- The Washington Times - Monday, August 1, 2011

High school may seem like the longest four years of a teenager’s life. For students in Maine, it soon could be even longer.

Gov. Paul LePage last week ordered the creation of a 19-member task force and charged it with making recommendations to better prepare the state’s high school graduates for college. Among the possibilities: Five years of high school. Students would spend the extra year earning an associate’s degree or college credits to be counted toward a bachelor’s degree, all before high school graduation.

“We need to give students some clear options … and give them the start they need,” the Republican governor told the Associated Press.

While some high schools in Maine already offer college courses, Mr. LePage’s proposal would implement the idea statewide. He based his plan on efforts already under way in North Carolina, which gives many students the option of staying in high school for a fifth year as part of the state’s New Schools Project (NSP).

The project, a government initiative that received startup money from the Bill and Melinda Gates Foundation and other supporters, has 74 “early college high schools” across the state, most located on college campuses.

For students and parents, the approach is attractive because it offers a free head start on a college education. The NSP is geared toward “first-generation” college students, many of whom come from low-income families that can’t afford the ever-rising cost of tuition, said NSP President Tony Habit.

“It’s changing the conversation in our state,” Mr. Habit told The Washington Times. “I think people are searching for solutions. If students aren’t succeeding, the question is, what changes do adults have to make to ensure their success?”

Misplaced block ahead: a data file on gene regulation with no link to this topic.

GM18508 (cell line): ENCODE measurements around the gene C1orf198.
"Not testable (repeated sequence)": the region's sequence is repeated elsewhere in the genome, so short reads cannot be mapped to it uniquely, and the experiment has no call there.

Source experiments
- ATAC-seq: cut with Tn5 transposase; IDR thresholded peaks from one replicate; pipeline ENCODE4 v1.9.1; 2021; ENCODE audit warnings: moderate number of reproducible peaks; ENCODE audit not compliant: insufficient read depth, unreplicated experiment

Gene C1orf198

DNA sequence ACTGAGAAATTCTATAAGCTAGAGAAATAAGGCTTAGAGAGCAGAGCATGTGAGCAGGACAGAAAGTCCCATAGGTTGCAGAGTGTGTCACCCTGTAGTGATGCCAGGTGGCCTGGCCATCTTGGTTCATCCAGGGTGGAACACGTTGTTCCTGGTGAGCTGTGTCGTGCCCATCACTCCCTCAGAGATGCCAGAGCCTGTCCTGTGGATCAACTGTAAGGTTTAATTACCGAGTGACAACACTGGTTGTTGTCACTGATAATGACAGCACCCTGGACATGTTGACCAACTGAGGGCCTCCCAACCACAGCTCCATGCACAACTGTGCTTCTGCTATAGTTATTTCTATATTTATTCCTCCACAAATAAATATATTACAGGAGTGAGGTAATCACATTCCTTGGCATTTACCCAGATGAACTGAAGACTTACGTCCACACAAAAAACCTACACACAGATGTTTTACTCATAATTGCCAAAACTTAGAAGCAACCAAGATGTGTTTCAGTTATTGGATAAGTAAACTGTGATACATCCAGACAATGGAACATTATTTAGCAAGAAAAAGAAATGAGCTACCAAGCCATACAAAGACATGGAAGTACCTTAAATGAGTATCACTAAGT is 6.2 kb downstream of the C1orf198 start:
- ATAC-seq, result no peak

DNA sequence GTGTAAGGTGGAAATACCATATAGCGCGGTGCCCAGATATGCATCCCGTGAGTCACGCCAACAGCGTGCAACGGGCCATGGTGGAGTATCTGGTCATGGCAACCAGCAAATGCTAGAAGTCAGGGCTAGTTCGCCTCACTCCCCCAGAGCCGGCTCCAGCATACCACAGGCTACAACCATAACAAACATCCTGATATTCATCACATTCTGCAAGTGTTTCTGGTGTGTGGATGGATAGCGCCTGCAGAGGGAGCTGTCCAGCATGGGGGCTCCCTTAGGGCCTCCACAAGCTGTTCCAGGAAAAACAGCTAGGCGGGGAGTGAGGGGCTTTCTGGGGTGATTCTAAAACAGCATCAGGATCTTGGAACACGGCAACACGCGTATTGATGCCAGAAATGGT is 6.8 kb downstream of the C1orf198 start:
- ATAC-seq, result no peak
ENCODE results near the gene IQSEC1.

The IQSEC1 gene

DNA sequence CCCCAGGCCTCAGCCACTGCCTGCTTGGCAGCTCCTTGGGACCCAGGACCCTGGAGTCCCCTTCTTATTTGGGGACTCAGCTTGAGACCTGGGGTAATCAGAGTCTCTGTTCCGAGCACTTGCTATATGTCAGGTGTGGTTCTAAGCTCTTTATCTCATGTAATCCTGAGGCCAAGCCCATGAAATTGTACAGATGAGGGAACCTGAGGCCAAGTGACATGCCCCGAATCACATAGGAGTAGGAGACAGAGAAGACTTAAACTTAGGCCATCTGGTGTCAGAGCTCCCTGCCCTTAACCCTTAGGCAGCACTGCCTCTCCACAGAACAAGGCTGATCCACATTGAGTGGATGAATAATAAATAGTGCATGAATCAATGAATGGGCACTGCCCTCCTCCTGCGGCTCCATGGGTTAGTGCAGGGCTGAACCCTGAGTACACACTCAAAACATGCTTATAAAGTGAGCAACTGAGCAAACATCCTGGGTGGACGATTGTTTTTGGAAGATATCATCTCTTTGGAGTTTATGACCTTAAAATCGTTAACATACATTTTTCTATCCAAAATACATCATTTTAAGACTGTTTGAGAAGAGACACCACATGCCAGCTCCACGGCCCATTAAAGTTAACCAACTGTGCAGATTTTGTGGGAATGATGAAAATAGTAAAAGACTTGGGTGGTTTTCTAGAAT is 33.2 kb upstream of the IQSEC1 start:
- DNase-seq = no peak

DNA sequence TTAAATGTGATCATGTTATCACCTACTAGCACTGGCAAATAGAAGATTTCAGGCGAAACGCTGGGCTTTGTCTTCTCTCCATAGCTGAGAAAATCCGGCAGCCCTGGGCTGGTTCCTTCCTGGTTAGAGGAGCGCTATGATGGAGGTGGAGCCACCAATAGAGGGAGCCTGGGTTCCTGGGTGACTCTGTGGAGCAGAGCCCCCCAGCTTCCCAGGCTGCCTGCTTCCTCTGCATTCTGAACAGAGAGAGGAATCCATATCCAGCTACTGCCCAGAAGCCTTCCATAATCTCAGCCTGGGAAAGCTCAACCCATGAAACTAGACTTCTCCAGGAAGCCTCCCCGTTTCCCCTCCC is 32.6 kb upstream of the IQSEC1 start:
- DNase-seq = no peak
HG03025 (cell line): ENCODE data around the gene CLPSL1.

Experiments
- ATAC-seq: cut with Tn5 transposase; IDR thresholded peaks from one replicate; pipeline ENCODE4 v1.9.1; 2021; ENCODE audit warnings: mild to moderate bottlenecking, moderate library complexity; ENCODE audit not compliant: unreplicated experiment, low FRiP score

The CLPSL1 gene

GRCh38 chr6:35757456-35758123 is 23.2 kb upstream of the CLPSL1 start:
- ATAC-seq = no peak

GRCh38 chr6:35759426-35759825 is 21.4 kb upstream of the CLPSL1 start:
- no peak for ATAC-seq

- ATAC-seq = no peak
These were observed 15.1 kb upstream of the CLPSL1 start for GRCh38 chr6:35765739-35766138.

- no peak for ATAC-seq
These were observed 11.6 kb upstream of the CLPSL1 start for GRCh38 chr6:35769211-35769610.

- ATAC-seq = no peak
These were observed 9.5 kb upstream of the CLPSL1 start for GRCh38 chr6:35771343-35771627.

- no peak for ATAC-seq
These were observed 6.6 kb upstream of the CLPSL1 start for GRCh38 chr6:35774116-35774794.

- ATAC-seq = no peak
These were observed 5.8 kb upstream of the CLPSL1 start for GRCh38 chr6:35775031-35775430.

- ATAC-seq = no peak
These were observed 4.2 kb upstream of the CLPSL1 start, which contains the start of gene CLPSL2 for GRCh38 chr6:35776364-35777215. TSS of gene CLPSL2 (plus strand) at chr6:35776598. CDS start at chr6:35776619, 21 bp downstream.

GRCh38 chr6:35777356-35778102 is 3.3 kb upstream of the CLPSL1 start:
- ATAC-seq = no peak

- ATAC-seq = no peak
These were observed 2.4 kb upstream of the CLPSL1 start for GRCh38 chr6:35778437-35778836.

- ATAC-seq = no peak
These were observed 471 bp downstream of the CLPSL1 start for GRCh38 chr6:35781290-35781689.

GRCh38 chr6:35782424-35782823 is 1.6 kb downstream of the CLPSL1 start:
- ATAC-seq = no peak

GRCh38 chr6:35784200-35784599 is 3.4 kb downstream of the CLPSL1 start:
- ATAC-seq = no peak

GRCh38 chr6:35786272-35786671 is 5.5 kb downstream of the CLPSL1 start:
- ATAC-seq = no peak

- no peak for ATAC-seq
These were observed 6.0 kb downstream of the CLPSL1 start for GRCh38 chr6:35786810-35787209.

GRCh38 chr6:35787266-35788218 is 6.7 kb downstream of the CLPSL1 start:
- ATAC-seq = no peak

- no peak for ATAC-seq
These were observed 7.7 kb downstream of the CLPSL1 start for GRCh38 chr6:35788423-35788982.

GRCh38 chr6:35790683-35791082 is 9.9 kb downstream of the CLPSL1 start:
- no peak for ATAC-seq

Mr. Habit said high schools that participate in the five-year programs in North Carolina have graduation rates of about 95 percent, some as high as 100 percent. The state’s overall high school graduation rate was 74.2 percent in 2009-10, the most recent figures available, according to the state’s Department of Public Instruction.

Other college/high school hybrids are in place in 28 states and the District, with 230 schools serving more than 50,000 students nationwide, according to the Early College High School Initiative, a division of the nonprofit Jobs for the Future, which advocates education reform and work-force development.

“People have increasingly understood that there’s a disconnect between the standards and expectations of high school and college,” said Joel Vargas, vice president of Jobs for the Future’s High School Through College Division. “[These programs] are bridging that divide.”

The disconnect, Mr. Vargas said, often leaves students unprepared for college. Many are forced to spend valuable time in remedial classes, wasting thousands of dollars in tuition to relearn high school concepts.

In most college/high school systems, school districts or states partner with colleges and universities - like the North Carolina system - to create what Mr. Vargas called a “seamless transition.” Students have the chance to meet professors and study college textbooks while still in high school, increasing their chances of completing college, he added.

“This approach, if it’s done well in a partnership, lets [colleges and high schools] take some joint responsibility for these young people. It’s an investment,” Mr. Vargas said.

The concept has drawn praise from the Obama administration. In an address earlier this year recognizing Early College High School Week, President Obama called five-year high schools and other college/high school combinations “innovative solutions” to the problems of limited college access and low graduation rates.

“Projects like the Early College High School Initiative help ensure all our students can succeed,” Mr. Obama said.

In Maine, however, the idea has met some resistance from lawmakers. State Sen. Justin Alfond, a Democrat, told the AP that Mr. LePage’s task force is simply the fulfillment of “a campaign promise,” not the prescription for education reform.

“I don’t believe this will have the game-changing effect that we need here in Maine,” he said.

The state’s task force is expected to begin its work this month and to make recommendations no later than Dec. 1.

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